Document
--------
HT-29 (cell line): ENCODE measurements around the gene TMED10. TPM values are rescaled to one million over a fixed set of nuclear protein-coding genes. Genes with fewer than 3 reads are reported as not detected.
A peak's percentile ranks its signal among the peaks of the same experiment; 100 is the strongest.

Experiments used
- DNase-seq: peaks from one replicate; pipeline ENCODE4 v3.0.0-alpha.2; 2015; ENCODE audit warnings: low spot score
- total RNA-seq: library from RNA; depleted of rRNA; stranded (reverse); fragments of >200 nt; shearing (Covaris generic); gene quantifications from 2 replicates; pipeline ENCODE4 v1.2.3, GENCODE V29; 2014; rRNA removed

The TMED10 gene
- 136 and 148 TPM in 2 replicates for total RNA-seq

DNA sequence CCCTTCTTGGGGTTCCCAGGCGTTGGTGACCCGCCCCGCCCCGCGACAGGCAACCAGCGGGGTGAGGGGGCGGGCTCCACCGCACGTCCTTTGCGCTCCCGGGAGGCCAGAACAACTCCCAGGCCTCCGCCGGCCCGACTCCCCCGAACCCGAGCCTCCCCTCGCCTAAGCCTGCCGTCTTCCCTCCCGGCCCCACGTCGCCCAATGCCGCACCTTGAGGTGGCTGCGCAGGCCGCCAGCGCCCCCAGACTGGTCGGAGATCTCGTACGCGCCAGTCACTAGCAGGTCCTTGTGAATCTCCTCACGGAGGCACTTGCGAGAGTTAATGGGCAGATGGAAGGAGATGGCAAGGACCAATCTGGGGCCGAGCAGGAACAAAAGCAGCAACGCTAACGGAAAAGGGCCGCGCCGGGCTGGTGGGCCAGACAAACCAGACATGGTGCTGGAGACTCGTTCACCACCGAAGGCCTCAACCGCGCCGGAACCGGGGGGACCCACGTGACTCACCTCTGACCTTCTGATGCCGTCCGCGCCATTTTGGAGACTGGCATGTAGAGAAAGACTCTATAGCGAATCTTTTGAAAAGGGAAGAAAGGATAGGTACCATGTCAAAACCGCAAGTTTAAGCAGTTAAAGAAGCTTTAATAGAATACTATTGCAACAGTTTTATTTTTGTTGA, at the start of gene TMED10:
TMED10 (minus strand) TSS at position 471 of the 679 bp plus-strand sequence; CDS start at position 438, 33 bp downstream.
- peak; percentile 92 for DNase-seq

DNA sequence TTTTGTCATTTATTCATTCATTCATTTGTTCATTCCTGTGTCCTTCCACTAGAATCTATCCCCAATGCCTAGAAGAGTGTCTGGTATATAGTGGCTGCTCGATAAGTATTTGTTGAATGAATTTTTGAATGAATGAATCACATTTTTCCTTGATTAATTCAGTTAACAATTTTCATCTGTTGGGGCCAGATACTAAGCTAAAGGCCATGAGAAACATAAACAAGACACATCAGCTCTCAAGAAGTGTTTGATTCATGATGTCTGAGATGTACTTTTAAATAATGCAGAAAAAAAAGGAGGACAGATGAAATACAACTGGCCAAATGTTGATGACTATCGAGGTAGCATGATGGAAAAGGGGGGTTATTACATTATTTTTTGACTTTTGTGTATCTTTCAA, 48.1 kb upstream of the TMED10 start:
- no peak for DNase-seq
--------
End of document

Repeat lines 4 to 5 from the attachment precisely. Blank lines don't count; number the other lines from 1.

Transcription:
- DNase-seq: peaks from one replicate; pipeline ENCODE4 v3.0.0-alpha.2; 2015; ENCODE audit warnings: low spot score
- total RNA-seq: library from RNA; depleted of rRNA; stranded (reverse); fragments of >200 nt; shearing (Covaris generic); gene quantifications from 2 replicates; pipeline ENCODE4 v1.2.3, GENCODE V29; 2014; rRNA removed